Arizona mail in ballot audit
CNN  — 

Arizona’s problem-plagued audit has finished its hand recount of most of the 2.1 million ballots cast in Maricopa County last November, with just braille ballots and those that had to be duplicated because they were damaged left to count, an audit spokesman said Monday.

Randy Pullen, a spokesman for the audit commissioned by state Senate Republicans, said auditors are now looking for an attorney who can read braille. About 50,000 braille ballots were cast in last year’s election.

The near-completion of the hand recount doesn’t mean the partisan-driven audit is over, though: Auditors are also going through an examination that they say is intended to gauge ballots’ authenticity. Auditors have not detailed exactly how that examination is being conducted.

Jeff Ellington, the CEO of Runbeck Election Services, the company that manufactured Maricopa County’s ballots, said in an interview Monday that he has no idea what auditors are looking for on the ballots they are examining. He said his company looked at its ballots under ultraviolet lights after seeing auditors do so weeks ago, “trying to figure out what they could possibly be looking for.”

“It’s not being disclosed what they’re looking for, what those processes are, and that’s frustrating,” Ellington said.

“You’re left to speculate on what they’re doing,” he said. “You’re watching the live feed on the video, you’re left to speculate as to what they’re actually trying to accomplish.”

As the audit progresses, its venue – the Veterans Memorial Coliseum in Phoenix – has seen visits from a growing roster of pro-Donald Trump Republicans, including Pennsylvania lawmakers who said they would seek a similar audit of their own state’s results.

Josh Mandel, a Republican Senate candidate in Ohio, tweeted a video of himself on the audit floor Monday.

And on Friday, GOP officials and candidates from several states trekked to the Coliseum. Among them were several Republican lawmakers from Wisconsin, in a trip that Assembly Speaker Robin Vos had approved, and former Missouri Gov. Eric Greitens, who resigned in 2018 after being accused of blackmailing a woman with whom he was having an affair and is now attempting a comeback as a Senate candidate.

Republicans from Michigan, Oklahoma, Tennessee and Utah also toured the audit grounds Friday, according to an Arizona Republic account of who has visited the audit site from out of state.

And Republican lawmakers from Georgia – another state where GOP elections officials have repeatedly said there is no evidence to support Trump’s lies about widespread voter fraud, and where audits have found no evidence of wrongdoing – also visited Arizona last week.

Arizona state Senate President Karen Fann – whose Republican caucus launched the audit – and state Sen. David Gowan were on the audit floor for about 45 minutes Monday but did not speak with reporters there.

Arizona’s so-called audit of the 2020 election results of Maricopa County, the home of Phoenix, has been plagued by problems.

The audit is being conducted by a Florida-based company called Cyber Ninjas, whose chief executive officer, Doug Logan, had previously pushed Trump’s conspiracy theories about the election on social media. The company, and the state senators who commissioned the audit, have not offered a full account of who is funding the audit or the companies involved in conducting it.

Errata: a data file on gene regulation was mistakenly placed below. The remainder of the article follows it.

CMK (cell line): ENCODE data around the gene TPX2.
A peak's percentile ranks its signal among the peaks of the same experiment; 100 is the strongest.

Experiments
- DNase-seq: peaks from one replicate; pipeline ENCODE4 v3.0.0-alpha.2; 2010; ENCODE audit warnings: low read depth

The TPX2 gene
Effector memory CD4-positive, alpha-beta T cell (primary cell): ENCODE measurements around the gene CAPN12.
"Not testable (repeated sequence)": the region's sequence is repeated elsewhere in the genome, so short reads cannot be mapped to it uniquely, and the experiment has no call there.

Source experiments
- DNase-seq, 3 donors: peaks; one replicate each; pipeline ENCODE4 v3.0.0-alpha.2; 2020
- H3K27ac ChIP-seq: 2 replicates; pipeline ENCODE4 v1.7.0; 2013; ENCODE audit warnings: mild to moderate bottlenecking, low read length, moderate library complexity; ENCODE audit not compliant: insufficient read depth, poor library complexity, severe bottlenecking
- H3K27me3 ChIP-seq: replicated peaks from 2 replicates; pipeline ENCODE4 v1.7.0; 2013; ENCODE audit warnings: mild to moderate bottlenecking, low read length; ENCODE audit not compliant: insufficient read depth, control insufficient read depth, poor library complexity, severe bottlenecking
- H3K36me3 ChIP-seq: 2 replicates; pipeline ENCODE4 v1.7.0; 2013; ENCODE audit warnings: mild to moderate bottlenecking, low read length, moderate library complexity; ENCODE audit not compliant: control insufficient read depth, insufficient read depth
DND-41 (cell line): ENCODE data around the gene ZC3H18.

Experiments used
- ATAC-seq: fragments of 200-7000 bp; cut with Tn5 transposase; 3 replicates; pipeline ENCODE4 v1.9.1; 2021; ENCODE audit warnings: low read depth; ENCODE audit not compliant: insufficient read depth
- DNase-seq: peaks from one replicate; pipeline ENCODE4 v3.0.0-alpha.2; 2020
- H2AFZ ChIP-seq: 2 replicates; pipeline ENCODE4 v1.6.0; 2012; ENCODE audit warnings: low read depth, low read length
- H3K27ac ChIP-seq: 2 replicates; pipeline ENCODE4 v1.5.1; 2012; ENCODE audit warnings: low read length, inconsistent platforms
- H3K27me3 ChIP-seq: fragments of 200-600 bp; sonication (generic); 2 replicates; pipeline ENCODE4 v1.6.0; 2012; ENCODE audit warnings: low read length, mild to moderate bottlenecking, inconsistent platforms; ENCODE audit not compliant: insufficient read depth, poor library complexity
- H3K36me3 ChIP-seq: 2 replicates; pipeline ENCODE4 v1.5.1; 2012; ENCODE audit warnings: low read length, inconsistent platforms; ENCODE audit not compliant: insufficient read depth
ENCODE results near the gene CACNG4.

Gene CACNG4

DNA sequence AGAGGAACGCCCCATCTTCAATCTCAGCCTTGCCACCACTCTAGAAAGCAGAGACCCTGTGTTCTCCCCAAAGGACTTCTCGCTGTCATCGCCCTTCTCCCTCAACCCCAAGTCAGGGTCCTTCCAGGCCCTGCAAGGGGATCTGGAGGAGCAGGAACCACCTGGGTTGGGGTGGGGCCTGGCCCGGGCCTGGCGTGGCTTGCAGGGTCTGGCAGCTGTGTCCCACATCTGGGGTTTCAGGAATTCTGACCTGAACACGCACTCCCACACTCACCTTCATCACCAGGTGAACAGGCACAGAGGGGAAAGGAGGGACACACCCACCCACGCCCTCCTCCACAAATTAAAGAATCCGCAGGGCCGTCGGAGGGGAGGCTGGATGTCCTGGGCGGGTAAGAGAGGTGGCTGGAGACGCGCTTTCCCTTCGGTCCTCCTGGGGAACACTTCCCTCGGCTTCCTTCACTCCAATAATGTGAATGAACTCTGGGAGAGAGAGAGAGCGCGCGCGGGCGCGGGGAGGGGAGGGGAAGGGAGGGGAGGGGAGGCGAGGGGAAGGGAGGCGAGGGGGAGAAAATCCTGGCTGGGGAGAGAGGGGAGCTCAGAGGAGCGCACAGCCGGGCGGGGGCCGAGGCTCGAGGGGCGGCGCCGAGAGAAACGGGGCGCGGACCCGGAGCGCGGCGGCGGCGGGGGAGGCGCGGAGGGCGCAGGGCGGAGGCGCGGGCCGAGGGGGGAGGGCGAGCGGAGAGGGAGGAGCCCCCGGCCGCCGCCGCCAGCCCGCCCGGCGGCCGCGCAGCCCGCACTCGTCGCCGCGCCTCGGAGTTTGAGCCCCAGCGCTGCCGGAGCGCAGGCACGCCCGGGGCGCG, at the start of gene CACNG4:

It has been broadcast by the pro-Trump propaganda outlet One America News, which has also solicited donations for the audit. OAN reported last week that huge numbers of ballots were missing – triggering a wave of aggregated reports by pro-Trump conspiracy websites. But Pullen, the audit’s spokesman, told a pool reporter Monday that reports of hundreds of thousands of missing ballots are “crazy.”

Experts have said the auditors are ignoring standard procedures for post-election reviews and are following processes that could introduce errors and bias into the results of their count.

The GOP-controlled Maricopa County Board of Supervisors and county recorder Stephen Richer – the Republican tasked with administering elections, who was himself elected in 2020 – have harshly condemned the audit. Supervisors called it a “sham.” Richer, in a CNN op-ed last month, condemned “laughably inaccurate” claims made by the audit team.

Nationally, some Republicans have similarly criticized the Arizona proceedings.

“What is happening in Maricopa County is not an ‘audit,’ ” Republican Rep. Liz Cheney of Wyoming said Friday on Twitter. “It is an effort to subvert democracy.” Cheney was ousted from her role as the No. 3-ranking House Republican in part because of her criticism of Trump and the GOP’s embrace of lies about the 2020 election.

“She ain’t wrong ya know,” Rep. Adam Kinzinger of Illinois, another outspoken Republican opponent of Trump’s election lies, tweeted Saturday about Cheney’s comments.

As some Republican officials continue to deny the reality that President Joe Biden defeated Trump in 2020, the Justice Department is planning to monitor post-election audits “to ensure they abide by federal statutory requirements to protect election records and avoid the intimidation of voters,” Attorney General Merrick Garland said in a speech Friday.

“Some jurisdictions, based on disinformation, have utilized abnormal post-election audit methodologies that may put the integrity of the voting process at risk and undermine public confidence in our democracy,” Garland said.